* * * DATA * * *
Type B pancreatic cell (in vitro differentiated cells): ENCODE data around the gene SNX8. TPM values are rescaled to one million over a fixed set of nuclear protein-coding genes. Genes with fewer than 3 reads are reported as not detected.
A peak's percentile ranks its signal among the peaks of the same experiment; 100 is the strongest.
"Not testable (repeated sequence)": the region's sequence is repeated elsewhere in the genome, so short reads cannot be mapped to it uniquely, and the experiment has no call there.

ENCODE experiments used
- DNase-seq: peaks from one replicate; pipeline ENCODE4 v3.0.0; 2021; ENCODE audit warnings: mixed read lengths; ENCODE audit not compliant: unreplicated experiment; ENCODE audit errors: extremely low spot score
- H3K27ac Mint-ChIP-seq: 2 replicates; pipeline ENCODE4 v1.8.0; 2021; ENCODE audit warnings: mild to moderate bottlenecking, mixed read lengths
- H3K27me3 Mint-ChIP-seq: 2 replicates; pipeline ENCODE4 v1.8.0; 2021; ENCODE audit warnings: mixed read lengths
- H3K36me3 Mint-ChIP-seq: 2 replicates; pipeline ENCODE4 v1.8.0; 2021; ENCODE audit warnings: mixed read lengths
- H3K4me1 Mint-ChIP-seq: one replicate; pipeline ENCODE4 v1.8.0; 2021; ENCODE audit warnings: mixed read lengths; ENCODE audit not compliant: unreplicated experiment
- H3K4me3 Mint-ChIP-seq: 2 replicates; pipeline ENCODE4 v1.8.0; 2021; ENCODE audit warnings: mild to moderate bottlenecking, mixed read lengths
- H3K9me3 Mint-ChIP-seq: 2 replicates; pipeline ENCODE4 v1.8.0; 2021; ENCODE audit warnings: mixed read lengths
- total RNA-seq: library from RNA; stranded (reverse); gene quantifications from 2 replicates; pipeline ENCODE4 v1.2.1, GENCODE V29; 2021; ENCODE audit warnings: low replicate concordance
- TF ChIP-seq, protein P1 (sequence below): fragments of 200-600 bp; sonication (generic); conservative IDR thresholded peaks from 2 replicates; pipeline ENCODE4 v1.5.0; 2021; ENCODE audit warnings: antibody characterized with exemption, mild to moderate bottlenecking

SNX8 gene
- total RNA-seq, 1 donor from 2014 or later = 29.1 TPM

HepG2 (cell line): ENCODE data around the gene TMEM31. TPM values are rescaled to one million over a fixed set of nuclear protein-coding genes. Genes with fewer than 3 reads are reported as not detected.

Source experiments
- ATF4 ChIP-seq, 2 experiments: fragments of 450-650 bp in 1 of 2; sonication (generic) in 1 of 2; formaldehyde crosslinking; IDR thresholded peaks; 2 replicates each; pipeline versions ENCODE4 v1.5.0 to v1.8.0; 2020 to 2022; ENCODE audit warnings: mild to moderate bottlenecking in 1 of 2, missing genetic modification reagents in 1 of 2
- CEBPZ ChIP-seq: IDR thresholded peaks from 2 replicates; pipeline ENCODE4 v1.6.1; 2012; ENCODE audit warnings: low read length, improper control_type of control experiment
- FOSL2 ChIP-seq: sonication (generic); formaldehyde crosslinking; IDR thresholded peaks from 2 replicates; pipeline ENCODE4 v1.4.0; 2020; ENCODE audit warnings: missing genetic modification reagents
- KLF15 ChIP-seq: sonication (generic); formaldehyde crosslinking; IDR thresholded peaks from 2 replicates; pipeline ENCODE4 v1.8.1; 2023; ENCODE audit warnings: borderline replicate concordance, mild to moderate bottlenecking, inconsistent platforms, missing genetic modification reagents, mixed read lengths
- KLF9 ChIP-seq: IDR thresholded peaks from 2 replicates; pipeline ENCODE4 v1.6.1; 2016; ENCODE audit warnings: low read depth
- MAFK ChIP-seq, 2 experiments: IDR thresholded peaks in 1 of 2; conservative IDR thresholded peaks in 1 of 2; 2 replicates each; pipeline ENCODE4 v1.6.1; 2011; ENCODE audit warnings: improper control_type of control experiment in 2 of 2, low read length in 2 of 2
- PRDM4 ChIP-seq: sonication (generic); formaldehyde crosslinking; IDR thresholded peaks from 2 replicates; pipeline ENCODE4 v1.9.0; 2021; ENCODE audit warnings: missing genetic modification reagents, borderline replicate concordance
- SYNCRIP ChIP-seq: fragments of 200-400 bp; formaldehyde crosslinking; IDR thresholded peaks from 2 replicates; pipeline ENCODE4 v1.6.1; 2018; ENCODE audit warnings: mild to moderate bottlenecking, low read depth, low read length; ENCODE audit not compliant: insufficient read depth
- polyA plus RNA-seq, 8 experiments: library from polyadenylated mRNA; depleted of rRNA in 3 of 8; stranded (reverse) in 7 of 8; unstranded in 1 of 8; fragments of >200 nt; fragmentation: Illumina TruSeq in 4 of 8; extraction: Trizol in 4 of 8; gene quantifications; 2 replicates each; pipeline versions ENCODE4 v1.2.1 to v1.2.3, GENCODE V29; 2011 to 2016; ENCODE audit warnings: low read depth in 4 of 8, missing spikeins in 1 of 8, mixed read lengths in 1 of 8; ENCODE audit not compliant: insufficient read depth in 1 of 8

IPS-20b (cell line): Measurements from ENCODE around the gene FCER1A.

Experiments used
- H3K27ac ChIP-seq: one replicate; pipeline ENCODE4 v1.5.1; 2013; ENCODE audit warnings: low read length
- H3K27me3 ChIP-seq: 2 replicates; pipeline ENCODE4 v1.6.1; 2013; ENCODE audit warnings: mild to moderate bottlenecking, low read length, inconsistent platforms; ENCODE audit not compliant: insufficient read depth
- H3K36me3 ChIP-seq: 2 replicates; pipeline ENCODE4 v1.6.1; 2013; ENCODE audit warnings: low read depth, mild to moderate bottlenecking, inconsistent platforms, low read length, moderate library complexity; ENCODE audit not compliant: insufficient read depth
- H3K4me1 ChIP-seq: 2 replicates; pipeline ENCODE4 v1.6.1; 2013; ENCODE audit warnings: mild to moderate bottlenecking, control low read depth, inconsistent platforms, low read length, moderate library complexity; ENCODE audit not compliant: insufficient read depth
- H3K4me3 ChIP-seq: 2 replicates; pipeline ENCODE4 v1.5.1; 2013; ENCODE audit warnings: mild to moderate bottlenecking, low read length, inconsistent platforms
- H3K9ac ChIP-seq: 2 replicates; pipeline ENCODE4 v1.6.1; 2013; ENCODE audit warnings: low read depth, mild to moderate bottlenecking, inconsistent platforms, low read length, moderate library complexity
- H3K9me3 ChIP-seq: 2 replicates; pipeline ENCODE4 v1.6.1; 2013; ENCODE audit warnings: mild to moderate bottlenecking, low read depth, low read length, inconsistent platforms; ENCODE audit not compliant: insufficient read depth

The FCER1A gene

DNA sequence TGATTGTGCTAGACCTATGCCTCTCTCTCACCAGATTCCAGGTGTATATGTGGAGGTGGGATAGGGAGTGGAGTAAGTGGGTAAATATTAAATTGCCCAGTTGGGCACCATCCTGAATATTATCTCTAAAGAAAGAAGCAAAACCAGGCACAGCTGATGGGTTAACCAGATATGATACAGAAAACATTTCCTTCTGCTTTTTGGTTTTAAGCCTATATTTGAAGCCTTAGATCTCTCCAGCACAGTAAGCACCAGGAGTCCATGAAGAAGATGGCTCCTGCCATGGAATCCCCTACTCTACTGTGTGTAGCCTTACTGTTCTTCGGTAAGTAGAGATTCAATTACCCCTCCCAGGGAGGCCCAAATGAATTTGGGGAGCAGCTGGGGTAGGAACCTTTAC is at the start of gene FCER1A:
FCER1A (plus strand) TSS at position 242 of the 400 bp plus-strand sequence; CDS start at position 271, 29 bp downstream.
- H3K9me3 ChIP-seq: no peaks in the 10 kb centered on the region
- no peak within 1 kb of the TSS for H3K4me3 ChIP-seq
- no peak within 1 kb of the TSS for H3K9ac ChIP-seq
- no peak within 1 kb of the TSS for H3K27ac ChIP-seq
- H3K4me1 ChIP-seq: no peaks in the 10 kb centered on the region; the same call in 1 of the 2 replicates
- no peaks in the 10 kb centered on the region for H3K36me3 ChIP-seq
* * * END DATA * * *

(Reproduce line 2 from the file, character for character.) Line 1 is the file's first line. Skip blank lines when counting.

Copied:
A peak's percentile ranks its signal among the peaks of the same experiment; 100 is the strongest.